Students can continue creating sentences by varying the subject. Different names and pronoun use keep the unique sentences available that students can create from just one picture. This can be a written prompt too. Students can be asked to write as many sentences as they can from the pictures you present either digitally or in person. 

This image was created using Buncee.

I got to tell you now the ship is ready

For the second picture, possible sentences would be:

  1. Nosotros corren en el parque. = We run in the park.
  2. Toby y yo corremos in el parque. =Toby and I run in the park.
  3. Ustedes corren en el calle. =You all run in the street.
  4. Paco y Jorge corren en el calle.  Paco and Jorge run in the street.

Waiting on the shore

As you can see, there are many possible answers, so students are required to analyze the pictures, make decisions about the subject, verb, and rest of the information to include in the sentence. If students are saying the sentences out loud in class, they have to constantly make those decisions so that their sentence is unique when it is their turn. That is a lot of critical thinking packed into one activity. You can create or find as many pictures for the activity as needed. I started with just three and we worked on them until the students began to get the hang of it. This activity can be used in all sorts of ways and with all sorts of content once your students master the concept of the activity.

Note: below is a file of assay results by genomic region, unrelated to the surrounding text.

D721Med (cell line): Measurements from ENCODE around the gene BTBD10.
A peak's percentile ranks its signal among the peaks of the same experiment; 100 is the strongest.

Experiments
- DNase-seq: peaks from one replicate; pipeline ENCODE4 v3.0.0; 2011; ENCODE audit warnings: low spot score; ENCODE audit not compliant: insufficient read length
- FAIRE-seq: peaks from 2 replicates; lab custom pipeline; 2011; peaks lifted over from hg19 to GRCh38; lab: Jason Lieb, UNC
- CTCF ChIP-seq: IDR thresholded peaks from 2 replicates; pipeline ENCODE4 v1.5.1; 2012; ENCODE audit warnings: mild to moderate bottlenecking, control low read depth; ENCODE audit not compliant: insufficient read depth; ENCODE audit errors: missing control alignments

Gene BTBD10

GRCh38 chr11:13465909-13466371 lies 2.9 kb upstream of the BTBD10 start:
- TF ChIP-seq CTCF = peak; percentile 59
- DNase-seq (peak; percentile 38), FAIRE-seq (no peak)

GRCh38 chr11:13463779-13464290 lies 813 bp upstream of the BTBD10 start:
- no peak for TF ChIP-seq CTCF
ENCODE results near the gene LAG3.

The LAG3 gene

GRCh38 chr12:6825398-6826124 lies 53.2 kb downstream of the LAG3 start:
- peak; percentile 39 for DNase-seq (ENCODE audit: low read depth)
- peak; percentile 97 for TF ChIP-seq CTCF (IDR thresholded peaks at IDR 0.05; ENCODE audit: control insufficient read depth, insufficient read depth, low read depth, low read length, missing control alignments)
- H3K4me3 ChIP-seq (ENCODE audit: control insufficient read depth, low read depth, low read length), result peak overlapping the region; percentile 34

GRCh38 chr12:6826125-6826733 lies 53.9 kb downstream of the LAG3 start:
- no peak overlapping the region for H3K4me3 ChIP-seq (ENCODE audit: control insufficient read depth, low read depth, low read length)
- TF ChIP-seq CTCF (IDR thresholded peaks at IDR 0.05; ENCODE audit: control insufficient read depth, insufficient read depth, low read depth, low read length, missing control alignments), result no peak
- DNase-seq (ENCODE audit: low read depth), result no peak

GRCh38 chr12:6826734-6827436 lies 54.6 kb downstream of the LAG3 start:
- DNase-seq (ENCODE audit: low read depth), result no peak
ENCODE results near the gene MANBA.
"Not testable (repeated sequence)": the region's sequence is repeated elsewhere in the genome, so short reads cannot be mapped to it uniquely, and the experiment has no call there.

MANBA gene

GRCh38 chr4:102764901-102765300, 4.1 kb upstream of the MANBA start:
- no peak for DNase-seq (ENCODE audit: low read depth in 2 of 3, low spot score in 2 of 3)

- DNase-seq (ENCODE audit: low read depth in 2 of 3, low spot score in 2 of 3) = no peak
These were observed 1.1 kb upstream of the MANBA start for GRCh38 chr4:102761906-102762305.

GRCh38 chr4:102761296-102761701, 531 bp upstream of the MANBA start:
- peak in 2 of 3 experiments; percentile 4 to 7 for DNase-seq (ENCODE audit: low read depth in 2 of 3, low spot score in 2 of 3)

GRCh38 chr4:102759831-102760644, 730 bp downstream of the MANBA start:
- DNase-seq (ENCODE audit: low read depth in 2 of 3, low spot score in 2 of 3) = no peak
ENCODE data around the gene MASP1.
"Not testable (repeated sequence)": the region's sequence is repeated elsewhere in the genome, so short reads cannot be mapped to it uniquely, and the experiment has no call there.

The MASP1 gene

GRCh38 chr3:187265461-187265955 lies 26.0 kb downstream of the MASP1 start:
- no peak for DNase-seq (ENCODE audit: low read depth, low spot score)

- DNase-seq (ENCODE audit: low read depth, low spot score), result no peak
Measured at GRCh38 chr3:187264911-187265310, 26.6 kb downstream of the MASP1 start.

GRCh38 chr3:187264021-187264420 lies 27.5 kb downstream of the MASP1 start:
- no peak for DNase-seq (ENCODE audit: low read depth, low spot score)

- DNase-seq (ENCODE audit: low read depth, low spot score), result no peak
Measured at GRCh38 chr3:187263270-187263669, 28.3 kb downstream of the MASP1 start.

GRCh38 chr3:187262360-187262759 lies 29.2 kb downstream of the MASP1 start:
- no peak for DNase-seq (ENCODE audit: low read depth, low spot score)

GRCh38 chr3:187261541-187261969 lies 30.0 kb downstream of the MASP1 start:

Dare to look face the test on the eve

Regardless of what content or level you teach, there are ways you can work in nonlinguistic representations into your lessons to help students cross the rigor divide into the higher order thinking. The activity, Caption This, that Matt Miller and I put together also fits into this category. In this activity, we provide the image and students provide the text. Nonlinguistic representations also include graphic organizers, physical (or if pandemic teaching, virtual) manipulatives, students generating mental pictures, students rewriting a math problem in images instead of numbers, kinesthetic activities, or other types of pictures, pictographs, or illustrations. To know if you have really crossed the rigor divide with your activity, consider these questions:

When you set sailing

  • Do my students have to make more than one decision in order to respond, work out the problem, or provide an answer?
  • Are there multiple correct answers or multiple routes to the correct answer for students to discover or from which the student choses the correct answer?

What you’ve learned what you’ve earned

If you answered yes to both, then you are well on your way to creating an activity that uses nonlinguistic representations to cross the rigor divide and deepen the learning for students. Remember, students do the heavy lifting here, not you, so take a deep breath, look at your learning target or objective, and consider ways you can use nonlinguistic representations.

Headings are partial lyrics from S.A.T.O by Ozzy Osbourne.